Apparently, I Suck TWICE As Much!: The End of an Interminable Contest

It has been officially proved that I suck. And not just because of this contest, either! Chris "Better Lucky Than Good" Cade combed my article to find that I had said: "(And incidentally to the incidentally, Sealed Deck and Draft are the closest thing to "fun" you’ll find in tournaments. I like Sealed Deck, even…

It has been officially proved that I suck. And not just because of this contest, either! Chris "Better Lucky Than Good" Cade combed my article to find that I had said:

"(And incidentally to the incidentally, Sealed Deck and Draft are the closest thing to "fun" you’ll find in tournaments. I like Sealed Deck, even though I personally suck at it. But more on THAT later, too.)"

And then went on to say:

"Considering a court of law would find you guilty of sucking, as per your own conviction, I too find you guilty of sucking. :-)"

By God, he’s right, you know that? I DO suck! And you were all eager to prove it, too; I received over a hundred entries into the contest (which probably wasn’t hurt by Star City’s constantly pushing it – I swear to God, I never once used my editorial power to keep that damn thing up there).

And in the process, I learned that :

It was really nice to get a paragraph of explanation, telling me why they chose what cards and how to play it. Generally you could tell by the decklist how it was supposed to go, but the methods behind your collective madness were laid bare to me. How cool is that?

Rob Kinyon wrote, "The following decklist is a multiplayer discard deck. It’s ugly. It will not win you any friends. But, it should work … once."

Commend this man. He is self-aware. He may not have understood that winning CONSISTENTLY was one of the main criteria for the winning deck, but at least he knew that his deck, though effective*, was a one-trick pony. After that, everyone would stomp your head in.

Listen up; it’s easy to create a deck that wins once. Creating an MP deck that wins when everyone knows exactly what you’re trying to do is the trick. Single-trick decks didn’t do it.

3) NOT ENOUGH PEOPLE THOUGHT ABOUT DEFENSE. People were pouring cards into their deck that made their opponents discard, blithely not thinking about what happens when they get peeved. Not to mention what they might lay down in the first couple of turns. There were an awful lot of decks that would cause everyone to discard their hands but had nothing to stop a quick beatdown.

4) NOBODY LIKED PARALLAX NEXUS. A total of THREE decks used it. Three! (Thank you, Job van Maurik, Ben Schlessman, and Dan Johnson.) My God, if you want that Avatar of Will out, a Nexus gets rid of four cards just in time for you to cast it for free. Furthermore, only two people liked Chilling Apparition – and considering that it’s a regenerator that not only smacks defense-screwed players but can block Blastoderms, I was shocked.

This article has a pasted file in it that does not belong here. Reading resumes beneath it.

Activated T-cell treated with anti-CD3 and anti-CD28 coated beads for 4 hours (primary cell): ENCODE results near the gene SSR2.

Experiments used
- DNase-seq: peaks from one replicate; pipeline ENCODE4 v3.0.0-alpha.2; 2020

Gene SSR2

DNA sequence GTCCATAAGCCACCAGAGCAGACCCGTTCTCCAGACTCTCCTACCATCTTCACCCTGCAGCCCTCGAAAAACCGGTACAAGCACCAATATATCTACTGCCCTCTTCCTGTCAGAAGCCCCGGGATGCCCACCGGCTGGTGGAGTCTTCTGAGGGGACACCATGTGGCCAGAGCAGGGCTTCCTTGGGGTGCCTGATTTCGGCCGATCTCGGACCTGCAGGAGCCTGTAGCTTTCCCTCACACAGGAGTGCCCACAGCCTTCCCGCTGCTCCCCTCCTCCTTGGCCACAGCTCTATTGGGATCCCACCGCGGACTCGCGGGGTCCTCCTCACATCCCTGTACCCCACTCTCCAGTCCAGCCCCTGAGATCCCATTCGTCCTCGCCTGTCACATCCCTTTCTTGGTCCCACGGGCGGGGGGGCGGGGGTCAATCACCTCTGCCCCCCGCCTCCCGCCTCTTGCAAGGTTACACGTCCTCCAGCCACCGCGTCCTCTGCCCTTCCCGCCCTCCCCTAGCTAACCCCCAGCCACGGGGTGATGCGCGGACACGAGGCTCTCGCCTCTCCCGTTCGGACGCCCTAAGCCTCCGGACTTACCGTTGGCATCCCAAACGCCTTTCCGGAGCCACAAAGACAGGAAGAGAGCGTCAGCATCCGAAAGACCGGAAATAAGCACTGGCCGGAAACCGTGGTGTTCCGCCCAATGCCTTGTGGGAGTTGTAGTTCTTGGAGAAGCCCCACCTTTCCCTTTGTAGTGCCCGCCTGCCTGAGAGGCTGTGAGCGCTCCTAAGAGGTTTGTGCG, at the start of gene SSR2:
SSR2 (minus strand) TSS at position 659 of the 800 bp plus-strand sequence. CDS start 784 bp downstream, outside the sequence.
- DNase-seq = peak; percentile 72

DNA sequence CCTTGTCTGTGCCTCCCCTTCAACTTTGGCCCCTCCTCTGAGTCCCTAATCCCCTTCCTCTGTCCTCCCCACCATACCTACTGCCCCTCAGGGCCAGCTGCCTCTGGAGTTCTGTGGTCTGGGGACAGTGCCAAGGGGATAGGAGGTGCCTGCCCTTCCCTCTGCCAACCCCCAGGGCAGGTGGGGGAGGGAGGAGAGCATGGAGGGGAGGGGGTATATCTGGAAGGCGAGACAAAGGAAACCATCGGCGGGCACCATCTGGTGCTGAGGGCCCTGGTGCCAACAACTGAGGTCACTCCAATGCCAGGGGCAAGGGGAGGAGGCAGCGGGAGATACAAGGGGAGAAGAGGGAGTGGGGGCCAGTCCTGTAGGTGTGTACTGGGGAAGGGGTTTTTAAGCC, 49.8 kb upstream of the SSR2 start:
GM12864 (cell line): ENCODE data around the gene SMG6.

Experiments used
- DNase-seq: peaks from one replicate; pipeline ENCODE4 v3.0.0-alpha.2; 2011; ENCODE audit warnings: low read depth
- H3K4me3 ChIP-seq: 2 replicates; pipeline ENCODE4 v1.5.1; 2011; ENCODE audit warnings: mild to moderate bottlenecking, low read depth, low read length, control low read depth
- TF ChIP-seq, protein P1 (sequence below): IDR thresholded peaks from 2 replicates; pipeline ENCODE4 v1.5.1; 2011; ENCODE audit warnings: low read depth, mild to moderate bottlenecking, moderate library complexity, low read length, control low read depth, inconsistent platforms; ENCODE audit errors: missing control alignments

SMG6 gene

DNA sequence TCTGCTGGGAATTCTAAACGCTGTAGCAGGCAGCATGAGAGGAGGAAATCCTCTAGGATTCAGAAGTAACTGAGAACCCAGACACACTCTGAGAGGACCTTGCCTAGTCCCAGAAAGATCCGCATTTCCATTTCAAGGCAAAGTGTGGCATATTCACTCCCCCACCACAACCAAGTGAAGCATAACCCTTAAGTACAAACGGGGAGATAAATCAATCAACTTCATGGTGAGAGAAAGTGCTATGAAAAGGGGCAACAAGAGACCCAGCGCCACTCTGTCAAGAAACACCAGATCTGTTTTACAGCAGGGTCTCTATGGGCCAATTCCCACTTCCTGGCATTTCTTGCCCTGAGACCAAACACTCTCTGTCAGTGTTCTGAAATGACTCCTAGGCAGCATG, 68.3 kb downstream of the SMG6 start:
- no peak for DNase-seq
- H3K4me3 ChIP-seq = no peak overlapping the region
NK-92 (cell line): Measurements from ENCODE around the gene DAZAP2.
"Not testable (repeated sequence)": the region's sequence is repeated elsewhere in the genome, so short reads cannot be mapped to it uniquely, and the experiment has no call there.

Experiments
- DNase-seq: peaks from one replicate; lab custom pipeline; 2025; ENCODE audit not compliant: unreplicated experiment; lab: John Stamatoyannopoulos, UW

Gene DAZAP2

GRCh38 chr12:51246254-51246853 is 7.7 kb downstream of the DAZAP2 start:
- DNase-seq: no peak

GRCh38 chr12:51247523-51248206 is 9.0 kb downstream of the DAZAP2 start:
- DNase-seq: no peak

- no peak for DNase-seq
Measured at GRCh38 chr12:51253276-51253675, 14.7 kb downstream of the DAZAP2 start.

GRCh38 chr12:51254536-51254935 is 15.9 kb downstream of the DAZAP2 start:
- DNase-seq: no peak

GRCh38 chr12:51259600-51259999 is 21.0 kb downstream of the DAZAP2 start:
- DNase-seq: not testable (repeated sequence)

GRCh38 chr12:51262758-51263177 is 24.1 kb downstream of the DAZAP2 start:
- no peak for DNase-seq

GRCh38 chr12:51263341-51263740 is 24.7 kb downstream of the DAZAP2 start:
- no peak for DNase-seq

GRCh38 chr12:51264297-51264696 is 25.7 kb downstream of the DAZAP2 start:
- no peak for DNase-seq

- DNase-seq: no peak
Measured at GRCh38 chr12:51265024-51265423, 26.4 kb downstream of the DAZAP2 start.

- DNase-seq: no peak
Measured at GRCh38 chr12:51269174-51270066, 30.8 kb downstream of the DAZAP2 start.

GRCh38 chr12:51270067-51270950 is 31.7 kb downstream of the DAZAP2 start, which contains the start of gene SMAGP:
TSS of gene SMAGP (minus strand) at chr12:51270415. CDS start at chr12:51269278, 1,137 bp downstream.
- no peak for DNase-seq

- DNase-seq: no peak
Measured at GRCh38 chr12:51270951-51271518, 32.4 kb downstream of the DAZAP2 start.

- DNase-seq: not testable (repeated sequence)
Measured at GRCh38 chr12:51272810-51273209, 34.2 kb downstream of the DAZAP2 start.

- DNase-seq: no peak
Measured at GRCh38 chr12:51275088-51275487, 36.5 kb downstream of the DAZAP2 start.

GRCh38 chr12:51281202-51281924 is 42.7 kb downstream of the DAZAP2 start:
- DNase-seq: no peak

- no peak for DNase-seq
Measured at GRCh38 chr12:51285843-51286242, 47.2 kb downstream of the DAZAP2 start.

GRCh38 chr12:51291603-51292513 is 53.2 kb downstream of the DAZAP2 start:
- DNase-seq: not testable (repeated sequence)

5) EVERYBODY LIKED SCANDALMONGER. The number of you people who played with Scandalmonger ASTOUNDED me. Really. It’s a card that I’d never play with, as I don’t believe in handing people a gun they can point at my own head. But people offered various defenses for Mongomeat boy, saying things like "It stops people from feeling like you’re ganging up on them" and "It gets people discarding other players’ cards." Oh, man, don’t you people LEARN? (That said, I’ll have to play with it some day to see whether any of you have a point.)

6) EVERYBODY LIKED MEGRIM AND BREATHSTEALERS’ CRYPT. A nasty minicombo I had somehow missed, Megrim does two damage to you if you discard a card, while the Crypt forces you to pay three life if you want to keep a freshly-drawn creature. Wow, that would piss everyone off.

But before I get into the actual decks, here are the "Brilliant Play" Highlights:
* Koen Moerman was the only guy to push the rules to the absolute limit, actually playing with four Mox Jets (and hosing pretty much his entire rare count in the process).
* Deane Beman had the ridiculous, yet somehow appealing, idea of waiting for your opponents to build up masses of creatures, casting Reins of Power to take control of all of their creatures, and then sacrificing them all to the Altar of Dementia to deck them WITH THEIR OWN CRITTERS. Wow. Brilliant play. But man, they’ll still be attacking you first come the 22nd century.
* Aaron Simpson was the only person to select Scandalmonger, but then put in Guerrilla Tactics in. For those of you not in the know, Guerrilla Tactics allows you to do two damage to any target – or FOUR damage to any creature or player if you’re forced to discard it. Boy, I bet they’ll only Monger him once.
* [email protected] provided another way to get around Scandalmongering: He used Ivory Mask.

* Aaron Forsythe had the brilliant move of creating a deck that could first-turn Mind Bomb (which deals three damage to each player, but they can reduce that by one point for every card they discard) to ditch an Avatar, cast a second-turn Abyssal Gatekeeper, then Recurring Nightmare the Gatekeeper on the third turn to bring the Avatar back into play… and cause everyone to sacrifice a creature at the same time. MAN is that nasty. No wonder he wins tourneys and stuff.
* Gary Cosgrave used a Rec/Sur deck that threw in a Cackling Fiend to be Recurred for multiple discards.
* Matt Green, of Team Spike UK, figured out that he could get around the drawback of Chains of Mephistopheles (more on that later) by using Abundance to replace the effect.
* Christopher Smith submitted a great Pox multideck, but then forgot to include the Avatars, saying that they "just weren’t that cool anyway". While I appreciate a man who must go his own way, it doesn’t win contests. He also stated that "Your stance on music isn’t real well thought out though,", which I find amusing simply because my opinion on pretty much EVERYTHING isn’t well thought out.